Sikandar Gurais
Khilji Kel-Minimarg
Despite initial reservations by the President of Pakistan Ayub Khan, the operation was set in motion. In the first week of August 1965, (some sources put it at 24 July) Pakistani troops, members of the SSG commandos and irregulars began to cross the Cease Fire Linemarker dividing Indian- and Pakistani-held Kashmir. Several columns were to occupy key heights around the Kashmir valley and encourage a general revolt, which would be followed by direct combat by Pakistani troops. According to Indian sources as many as 30,000 - 40,000 men had crossed the line, while Pakistani sources put it at 5,000 -7,000 only. These troops — called "Gibraltar Force" — were given different code names, mostly after historically significant Muslim rulers. The operation's name, Gibraltarmarker, itself was chosen for the Islamic connotations. The 8th century Umayyad conquest of Hispania was launched from Gibraltar, a situation not unlike that Pakistan envisaged for Indian Kashmir, i.e. conquest of Kashmir from Operation Gibraltar. The areas chosen were mainly on the de facto Cease Fire line as well as in the populous Kashmir Valley.

The plan was multi-pronged. Infiltrators would mingle with the local populace and incite them to rebellion. Meanwhile guerrilla warfare would commence, destroying bridges, tunnels and highways, harassing enemy communication, logistic installations and headquarters as well as attacking airfields, with a view to create the conditions of an "armed insurrection" in Kashmir — leading to a national uprising against Indian rule. It was assumed that India would neither counter-attack, nor involve itself in another full-scale war, and the liberation of Kashmir would rapidly follow.

Indian retaliation



Despite the operational planning, the intruders were detected by Indian forces in Kashmir. With the exception of four districts which did revolt, the local Kashmiris did not cooperate as expected. Instead, they conveyed news of the planned insurgency to the local authorities and turned the infiltrators in. Gibraltar Force was soon facing attacks from the Indian Army who moved in immediately to secure the border. The majority of the infiltrators were captured by the Indian troops, although some managed to escape. India accused the Pakistani government of sending and aiding the seditionists, and although Pakistan denied any complicity, it was soon proved that the foreigners were all of Pakistani origin. In fact several of them were found to be officers in the Pakistan Army, with the UNMOGIP Chief, General Nimmo also confirming Pakistan's involvement.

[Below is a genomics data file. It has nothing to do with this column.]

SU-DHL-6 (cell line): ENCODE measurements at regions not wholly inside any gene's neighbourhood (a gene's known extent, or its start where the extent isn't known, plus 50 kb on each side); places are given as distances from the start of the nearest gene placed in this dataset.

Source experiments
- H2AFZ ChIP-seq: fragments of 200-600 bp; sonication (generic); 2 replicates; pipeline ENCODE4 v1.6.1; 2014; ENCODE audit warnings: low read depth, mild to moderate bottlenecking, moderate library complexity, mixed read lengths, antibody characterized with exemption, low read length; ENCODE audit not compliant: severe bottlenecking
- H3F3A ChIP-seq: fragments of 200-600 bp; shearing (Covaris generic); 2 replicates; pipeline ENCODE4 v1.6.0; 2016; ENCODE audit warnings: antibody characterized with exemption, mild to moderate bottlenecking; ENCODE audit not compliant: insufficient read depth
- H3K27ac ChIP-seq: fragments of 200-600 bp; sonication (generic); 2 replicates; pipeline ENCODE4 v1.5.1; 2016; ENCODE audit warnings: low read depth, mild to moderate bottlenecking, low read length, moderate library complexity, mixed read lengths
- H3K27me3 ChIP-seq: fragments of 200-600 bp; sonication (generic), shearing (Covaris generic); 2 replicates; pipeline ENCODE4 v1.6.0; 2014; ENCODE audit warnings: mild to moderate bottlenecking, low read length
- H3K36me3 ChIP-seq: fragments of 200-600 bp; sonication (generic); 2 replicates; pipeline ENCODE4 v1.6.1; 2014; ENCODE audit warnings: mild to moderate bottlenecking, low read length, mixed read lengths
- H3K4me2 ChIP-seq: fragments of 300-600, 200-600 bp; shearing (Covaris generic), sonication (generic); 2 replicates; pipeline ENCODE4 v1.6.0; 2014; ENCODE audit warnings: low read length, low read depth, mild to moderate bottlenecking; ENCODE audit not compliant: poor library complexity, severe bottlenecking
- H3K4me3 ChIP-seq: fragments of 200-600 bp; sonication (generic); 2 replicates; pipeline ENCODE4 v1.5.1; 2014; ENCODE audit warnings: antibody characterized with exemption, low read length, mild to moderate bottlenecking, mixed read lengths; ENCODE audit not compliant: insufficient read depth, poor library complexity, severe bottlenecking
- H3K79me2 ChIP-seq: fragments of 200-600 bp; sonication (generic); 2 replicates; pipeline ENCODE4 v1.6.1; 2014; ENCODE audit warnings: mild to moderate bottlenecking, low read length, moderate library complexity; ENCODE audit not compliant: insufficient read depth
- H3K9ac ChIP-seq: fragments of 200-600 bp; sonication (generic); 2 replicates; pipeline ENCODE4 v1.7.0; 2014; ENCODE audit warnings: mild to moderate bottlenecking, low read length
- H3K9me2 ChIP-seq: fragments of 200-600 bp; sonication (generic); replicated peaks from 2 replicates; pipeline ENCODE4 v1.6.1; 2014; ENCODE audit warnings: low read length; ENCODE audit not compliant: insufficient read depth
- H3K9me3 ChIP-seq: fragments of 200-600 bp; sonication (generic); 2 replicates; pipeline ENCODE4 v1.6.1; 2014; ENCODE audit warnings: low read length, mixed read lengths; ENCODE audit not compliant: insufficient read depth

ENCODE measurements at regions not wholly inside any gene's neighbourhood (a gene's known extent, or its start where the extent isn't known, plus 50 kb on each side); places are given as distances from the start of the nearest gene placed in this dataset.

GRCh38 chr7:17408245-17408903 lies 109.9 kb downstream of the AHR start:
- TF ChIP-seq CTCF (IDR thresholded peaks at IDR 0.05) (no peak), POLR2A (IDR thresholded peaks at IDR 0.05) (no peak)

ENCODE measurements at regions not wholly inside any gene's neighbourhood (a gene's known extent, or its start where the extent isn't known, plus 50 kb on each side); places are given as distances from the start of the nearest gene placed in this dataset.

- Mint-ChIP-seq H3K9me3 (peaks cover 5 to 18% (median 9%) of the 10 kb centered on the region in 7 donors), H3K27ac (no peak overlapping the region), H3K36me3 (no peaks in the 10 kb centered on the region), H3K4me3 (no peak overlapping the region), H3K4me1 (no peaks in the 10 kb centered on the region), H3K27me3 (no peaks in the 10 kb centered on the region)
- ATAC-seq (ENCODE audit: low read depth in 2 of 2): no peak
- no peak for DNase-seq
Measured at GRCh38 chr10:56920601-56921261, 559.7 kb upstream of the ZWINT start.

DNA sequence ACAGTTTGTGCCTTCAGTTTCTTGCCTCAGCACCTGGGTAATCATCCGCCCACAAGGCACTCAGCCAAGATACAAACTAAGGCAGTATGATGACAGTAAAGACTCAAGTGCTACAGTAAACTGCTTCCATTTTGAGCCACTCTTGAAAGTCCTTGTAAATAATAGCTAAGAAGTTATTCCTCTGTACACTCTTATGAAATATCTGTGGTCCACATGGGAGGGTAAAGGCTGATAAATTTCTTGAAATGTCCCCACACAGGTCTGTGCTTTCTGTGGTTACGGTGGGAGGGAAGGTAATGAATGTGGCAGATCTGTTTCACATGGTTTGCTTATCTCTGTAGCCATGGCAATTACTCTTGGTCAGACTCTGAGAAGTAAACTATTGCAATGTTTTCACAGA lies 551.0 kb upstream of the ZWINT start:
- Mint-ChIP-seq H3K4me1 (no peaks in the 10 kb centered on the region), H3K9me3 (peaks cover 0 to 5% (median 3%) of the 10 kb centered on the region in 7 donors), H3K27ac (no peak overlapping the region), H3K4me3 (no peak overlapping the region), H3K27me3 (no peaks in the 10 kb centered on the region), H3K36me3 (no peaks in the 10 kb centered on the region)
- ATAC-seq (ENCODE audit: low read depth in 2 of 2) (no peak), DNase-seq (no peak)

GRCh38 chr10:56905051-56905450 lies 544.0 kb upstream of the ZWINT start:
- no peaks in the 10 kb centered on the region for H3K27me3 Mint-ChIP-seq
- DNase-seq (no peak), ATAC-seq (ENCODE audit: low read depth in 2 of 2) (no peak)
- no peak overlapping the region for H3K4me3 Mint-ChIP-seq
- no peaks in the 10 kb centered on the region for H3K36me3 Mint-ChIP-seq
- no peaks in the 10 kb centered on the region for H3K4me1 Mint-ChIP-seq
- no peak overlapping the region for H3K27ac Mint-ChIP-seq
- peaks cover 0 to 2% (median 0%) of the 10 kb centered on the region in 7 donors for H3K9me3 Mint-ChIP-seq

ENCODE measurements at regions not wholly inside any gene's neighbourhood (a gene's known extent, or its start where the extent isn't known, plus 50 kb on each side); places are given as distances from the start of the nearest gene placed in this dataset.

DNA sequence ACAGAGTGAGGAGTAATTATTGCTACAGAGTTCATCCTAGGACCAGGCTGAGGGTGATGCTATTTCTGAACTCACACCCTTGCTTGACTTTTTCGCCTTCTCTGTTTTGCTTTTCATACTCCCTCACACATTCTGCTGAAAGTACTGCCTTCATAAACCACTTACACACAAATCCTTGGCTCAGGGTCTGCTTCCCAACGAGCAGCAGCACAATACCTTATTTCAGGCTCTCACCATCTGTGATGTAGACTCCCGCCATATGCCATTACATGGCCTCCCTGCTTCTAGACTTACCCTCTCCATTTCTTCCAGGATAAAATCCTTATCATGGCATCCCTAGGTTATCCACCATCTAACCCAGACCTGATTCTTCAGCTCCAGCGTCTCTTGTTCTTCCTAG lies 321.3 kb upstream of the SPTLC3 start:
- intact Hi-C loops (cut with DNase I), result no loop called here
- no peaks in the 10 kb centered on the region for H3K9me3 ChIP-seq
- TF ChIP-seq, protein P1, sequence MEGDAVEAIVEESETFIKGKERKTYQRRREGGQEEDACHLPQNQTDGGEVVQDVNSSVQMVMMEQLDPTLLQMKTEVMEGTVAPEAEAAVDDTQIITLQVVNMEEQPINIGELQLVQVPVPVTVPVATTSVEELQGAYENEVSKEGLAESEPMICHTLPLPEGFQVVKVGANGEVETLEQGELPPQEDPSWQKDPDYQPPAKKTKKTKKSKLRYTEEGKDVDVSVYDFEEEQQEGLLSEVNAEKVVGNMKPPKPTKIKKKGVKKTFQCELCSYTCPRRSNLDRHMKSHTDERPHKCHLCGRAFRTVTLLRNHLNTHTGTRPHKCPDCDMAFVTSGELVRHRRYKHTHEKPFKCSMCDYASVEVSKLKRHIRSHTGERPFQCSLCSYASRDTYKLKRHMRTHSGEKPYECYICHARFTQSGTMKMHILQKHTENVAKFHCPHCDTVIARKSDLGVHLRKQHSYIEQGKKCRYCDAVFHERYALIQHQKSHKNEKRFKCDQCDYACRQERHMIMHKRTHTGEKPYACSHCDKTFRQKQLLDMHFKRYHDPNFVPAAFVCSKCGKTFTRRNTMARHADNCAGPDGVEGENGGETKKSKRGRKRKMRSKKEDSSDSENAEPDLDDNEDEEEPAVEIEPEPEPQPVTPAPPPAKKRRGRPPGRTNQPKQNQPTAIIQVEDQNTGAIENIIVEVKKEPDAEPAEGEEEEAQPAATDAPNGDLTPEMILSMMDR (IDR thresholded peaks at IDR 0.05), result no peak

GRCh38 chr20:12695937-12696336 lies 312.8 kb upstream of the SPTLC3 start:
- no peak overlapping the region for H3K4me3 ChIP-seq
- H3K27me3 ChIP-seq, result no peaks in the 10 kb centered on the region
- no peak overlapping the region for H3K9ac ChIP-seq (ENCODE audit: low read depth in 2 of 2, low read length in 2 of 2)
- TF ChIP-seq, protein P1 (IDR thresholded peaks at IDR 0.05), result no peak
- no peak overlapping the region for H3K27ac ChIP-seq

India swiftly launched counter attacks across the cease fire line, attacking the Pakistan divisions in Azad Kashmirmarker that had provided cover for the infiltrators. As a result, many of these posts fell to Indian attacks resulting in territorial gains for India. On August 15, India scored a major victory after a prolonged artillery barrage. Their success in countering Pakistani plans proved to be a morale booster for Indian troops, coming exactly on India's independence day. Fighting continued until the end of the month, as vital pockets like Haji Pir pass — which was the logistical supply route of the infiltrators — and other nearby areas were also brought under Indian control.

The Indian offensive resulted in panic among Pakistan troops , who urgently launched Operation Grand Slam to contain the situation since there was no contingency planned in case of Gibraltar's failure. This however resulted in more problems for Pakistan, as India countered by crossing the international border further south in Punjabmarker, starting the war of 1965.